Students who are oppositional need a Functional Behavior Assessment (FBA). FBA’s require a great deal of prep. Students who are misbehaving need to have their behavior documented over a span of a few days. The following questions need to be asked:

• When does it happen?
• What instigates the behavior?
• What is the discipline that takes place after the behavior?

Part of the FBA process is to also come up with proactive interventions to use with students. With parent permission schools can offer hug vests or weighted vests. In addition, they can begin their day with sensory interventions or participate in Brain Gym. Many students with behavior issues have unmet sensory needs. These are ways that we can try to meet the needs of difficult students.

In the End
Difficult students enter our doors every year. They may enter at the beginning of the year or move to us mid-year. They may also be students that we see year after year. Most of them are dealing with some sort of internal struggle which prevents them from participating in school activities and hinder them from contributing positively to the classroom environment. There are many ways that teachers, counselors and principals can meet the needs of these students and FBA’s are one of those ways.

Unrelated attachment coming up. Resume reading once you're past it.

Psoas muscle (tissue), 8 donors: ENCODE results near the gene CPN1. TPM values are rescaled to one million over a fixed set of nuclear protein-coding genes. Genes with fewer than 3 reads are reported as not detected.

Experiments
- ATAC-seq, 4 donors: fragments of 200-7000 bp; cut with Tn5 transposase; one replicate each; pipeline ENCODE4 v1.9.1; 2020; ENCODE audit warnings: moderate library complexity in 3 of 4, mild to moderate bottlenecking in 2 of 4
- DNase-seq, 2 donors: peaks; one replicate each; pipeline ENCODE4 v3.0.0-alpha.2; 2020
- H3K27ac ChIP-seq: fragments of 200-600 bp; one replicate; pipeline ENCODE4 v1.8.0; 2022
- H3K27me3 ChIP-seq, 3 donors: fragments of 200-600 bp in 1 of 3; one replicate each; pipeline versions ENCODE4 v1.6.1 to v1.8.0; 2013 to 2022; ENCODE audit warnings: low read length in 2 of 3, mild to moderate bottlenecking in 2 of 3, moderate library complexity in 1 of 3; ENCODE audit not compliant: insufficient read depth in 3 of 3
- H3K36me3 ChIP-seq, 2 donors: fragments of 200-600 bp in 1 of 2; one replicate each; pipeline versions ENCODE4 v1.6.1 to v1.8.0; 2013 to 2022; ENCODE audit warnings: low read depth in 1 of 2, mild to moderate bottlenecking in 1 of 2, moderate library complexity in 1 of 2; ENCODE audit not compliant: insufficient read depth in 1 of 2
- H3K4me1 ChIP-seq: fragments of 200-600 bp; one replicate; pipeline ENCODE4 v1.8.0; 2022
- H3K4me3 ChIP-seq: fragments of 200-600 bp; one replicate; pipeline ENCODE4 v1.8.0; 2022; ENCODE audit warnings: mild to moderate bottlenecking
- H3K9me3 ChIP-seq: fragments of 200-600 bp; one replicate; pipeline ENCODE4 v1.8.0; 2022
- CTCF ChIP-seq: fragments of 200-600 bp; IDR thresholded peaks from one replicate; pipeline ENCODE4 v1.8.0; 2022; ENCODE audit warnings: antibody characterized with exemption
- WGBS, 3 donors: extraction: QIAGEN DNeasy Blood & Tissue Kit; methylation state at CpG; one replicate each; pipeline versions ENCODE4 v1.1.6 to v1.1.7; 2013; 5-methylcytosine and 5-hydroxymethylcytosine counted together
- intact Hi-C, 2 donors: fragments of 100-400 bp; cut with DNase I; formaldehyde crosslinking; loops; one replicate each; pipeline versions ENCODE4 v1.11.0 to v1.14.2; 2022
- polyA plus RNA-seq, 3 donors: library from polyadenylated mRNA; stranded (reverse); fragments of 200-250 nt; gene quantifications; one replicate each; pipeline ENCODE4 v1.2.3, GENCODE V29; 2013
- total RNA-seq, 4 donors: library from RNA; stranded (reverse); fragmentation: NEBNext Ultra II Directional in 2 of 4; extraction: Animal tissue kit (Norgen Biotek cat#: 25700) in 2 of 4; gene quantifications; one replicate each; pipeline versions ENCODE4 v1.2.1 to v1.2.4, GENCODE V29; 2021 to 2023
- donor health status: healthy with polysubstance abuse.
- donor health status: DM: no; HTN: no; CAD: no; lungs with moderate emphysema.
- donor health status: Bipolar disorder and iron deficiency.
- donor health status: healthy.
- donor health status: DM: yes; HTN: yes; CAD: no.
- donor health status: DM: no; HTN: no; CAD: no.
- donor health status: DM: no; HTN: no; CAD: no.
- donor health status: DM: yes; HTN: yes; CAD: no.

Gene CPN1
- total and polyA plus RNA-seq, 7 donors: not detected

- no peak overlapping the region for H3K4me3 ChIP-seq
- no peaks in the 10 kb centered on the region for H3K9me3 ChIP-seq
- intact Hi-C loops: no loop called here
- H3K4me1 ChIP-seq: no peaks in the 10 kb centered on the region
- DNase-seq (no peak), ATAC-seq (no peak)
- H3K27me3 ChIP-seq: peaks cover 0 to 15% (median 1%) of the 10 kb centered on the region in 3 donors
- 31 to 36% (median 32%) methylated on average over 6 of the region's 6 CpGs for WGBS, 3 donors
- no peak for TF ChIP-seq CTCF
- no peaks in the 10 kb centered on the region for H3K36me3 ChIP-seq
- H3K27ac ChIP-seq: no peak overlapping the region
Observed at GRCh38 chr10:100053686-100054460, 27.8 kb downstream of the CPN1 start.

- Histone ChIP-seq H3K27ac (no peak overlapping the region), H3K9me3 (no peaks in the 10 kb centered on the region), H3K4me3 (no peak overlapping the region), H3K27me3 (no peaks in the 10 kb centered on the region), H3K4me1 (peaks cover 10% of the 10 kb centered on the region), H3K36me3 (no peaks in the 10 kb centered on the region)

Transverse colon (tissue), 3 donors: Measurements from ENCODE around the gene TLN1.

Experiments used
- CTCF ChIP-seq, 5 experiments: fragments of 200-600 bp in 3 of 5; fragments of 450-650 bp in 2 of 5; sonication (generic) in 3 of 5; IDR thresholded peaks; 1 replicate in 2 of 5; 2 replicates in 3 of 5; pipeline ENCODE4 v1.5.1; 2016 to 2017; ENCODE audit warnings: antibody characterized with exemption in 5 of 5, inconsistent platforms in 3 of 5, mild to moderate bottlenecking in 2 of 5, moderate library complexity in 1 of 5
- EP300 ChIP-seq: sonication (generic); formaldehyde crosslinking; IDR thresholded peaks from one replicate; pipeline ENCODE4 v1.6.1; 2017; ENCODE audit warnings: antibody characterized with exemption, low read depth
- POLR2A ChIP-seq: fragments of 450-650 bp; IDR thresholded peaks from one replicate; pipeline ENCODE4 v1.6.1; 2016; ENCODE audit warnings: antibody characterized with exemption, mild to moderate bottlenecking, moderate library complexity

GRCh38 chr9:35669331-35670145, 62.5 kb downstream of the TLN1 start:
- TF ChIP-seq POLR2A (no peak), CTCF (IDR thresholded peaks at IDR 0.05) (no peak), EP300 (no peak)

However, in An Examination of the Relation Between Functional Behavior Assessment and Selected Intervention Strategies With School by Terrance M. Scott et al. they found that with “intervention plans for students with challenging behaviors, there is no compelling evidence supporting the ability of school-based personnel to use the outcomes of FBA to develop effective interventions”. This means that the team working with students have to be on the same page and implement an FBA with integrity if they plan on getting any real value out of the process. Implementing with integrity means that teachers and staff have to consistently follow the interventions in the FBA.

The greatest thing about the public school system is that we get children from all walks of life. They grow up in different environments and see things many of us have never seen. Some of these students come to schools with deep internal struggles and there are times when educators are the only ones who can meet their needs.

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The opinions expressed in Peter DeWitt’s Finding Common Ground are strictly those of the author(s) and do not reflect the opinions or endorsement of Editorial Projects in Education, or any of its publications.